Mary Treacy O’Keefe agrees. She is a spiritual director and co-founder of Well Within, a holistic wellness resource center located in West St. Paul. O’Keefe has walked with many people on their journey to the end of life. “We are real comfortable around here with death and it is not a failure. We ask ourselves, ‘How can we be more fully present in this process, because there is a lot of beauty and grace in it?'” Families are encouraged to be actively involved in the process. “When the family is not in a place of acceptance but the dying person is, the dying person is forced to use her energy to hide the truth … instead of walking toward their death with support and honesty,” O’Keefe explained. “The desire to stay in the truth of the experience is not just for the person who is dying, but for the people around her as well.
“I was working with a Latina woman at the end of her life and her friends came in and were singing Mexican songs to her. They are Catholic so they were praying the rosary out loud. It was so incredible. It was [so] peaceful that she just slipped away as these beautiful friends sang to her in her native language.”
Well Within focuses on supporting clients as they move through the process. “If you can minimize fear, you can minimize anxiety. That’s where the healing comes in,” O’Keefe said.
Not everyone who participates in Well Within’s Renewing Life program is actively dying. The classes are open to anyone with an interest in well-being. “The program can be life changing,” O’Keefe said. “We talk about ‘live, live, live and one day you die.’ Being mindful of everything that is going on. Even the pain. Even the suffering.”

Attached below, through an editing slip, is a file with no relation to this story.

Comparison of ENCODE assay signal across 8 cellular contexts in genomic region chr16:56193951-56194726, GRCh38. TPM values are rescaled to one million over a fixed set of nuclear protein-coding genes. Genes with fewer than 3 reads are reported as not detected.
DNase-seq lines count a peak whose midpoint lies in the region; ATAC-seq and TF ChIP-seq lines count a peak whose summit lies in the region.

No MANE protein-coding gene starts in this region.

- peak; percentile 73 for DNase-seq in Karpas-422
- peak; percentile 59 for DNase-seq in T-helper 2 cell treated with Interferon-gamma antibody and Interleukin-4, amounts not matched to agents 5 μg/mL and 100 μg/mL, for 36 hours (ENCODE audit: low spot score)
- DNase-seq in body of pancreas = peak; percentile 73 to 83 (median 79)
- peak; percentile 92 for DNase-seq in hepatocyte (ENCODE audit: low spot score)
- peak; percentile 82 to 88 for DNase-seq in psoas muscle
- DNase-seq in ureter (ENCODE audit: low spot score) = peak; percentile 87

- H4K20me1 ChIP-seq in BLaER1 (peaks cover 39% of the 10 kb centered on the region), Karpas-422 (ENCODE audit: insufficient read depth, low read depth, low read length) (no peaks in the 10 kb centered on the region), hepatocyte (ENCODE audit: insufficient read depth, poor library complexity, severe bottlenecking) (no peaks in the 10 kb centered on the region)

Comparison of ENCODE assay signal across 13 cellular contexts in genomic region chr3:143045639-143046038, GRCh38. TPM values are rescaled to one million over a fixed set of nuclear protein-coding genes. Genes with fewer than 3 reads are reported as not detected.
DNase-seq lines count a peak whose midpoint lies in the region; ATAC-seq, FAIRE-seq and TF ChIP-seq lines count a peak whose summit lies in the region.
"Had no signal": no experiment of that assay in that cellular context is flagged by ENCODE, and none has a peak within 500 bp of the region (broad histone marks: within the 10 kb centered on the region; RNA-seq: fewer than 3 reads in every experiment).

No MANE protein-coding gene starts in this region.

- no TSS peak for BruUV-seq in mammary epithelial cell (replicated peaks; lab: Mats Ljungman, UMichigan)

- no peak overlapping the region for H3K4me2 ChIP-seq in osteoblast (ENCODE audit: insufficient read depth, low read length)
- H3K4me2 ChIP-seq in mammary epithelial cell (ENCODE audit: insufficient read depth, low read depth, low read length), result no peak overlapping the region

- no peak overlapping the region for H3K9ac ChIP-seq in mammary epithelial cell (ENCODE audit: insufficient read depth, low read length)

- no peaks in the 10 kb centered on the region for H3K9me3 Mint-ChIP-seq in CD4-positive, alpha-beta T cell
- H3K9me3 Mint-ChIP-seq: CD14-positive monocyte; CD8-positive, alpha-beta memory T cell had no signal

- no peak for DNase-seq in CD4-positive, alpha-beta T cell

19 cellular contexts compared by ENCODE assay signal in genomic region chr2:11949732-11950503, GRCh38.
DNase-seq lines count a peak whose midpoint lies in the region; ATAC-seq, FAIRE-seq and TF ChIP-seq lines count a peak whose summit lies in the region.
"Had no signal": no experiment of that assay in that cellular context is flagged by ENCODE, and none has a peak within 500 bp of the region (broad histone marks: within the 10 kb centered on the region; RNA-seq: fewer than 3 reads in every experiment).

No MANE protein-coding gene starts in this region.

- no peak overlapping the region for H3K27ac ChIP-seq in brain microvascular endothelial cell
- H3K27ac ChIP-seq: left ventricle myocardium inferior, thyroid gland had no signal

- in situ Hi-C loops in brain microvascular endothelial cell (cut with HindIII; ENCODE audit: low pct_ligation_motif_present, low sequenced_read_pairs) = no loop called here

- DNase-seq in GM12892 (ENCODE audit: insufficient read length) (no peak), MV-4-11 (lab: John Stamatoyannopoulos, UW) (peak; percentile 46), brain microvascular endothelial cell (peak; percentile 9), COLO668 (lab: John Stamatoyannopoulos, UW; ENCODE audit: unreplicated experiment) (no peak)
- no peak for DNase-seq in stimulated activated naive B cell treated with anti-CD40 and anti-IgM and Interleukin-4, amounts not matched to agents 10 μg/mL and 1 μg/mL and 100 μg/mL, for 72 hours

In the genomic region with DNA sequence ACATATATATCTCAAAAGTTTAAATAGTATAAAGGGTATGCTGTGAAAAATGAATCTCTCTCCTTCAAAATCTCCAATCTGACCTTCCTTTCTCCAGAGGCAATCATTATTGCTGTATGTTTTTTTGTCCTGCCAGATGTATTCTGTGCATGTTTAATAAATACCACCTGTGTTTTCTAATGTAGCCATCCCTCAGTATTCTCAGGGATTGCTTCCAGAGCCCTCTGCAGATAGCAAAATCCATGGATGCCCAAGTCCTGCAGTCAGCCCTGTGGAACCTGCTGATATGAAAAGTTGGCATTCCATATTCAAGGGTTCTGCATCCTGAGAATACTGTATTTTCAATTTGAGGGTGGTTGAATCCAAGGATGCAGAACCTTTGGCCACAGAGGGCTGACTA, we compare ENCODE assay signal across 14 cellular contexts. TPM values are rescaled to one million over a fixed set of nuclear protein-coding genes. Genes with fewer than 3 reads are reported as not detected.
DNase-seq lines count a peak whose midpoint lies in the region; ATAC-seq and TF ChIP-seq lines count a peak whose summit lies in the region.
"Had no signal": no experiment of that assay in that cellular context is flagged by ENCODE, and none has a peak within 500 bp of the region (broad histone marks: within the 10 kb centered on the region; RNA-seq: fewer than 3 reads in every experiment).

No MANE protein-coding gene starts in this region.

Every story of conscious dying is different. Madsen said, “Some people seem to resist to the last breath. [Dying] is as varied as … childbirth. If you don’t follow the birth plan it isn’t less of a success. It’s just different. It is the same with death. To be conscious is to participate in the dialogue, whatever that may be.”
Kelly Jo’s story
Kelly Jo Schmidt was diagnosed with Cystic Fibrosis (CF) at the age of 18 months. At the time of her diagnosis, the average life expectancy of a person with CF was 9 years. Today it is 38 years. Schmidt is 39 and considers herself to be both actively living and consciously dying.
As she speaks, her breath is shallow and her voice is raspy. The energy of her spirit shines through her bright eyes and she seems full of life, even with her limited energy. “I’m not afraid to die. I’m at peace with it,” Schnidt said. “When I think about dying I have an inner peace … because I have such a connection with the god of my understanding. I’m going to be dancing in a field of sunflowers someday and that to me is exciting.”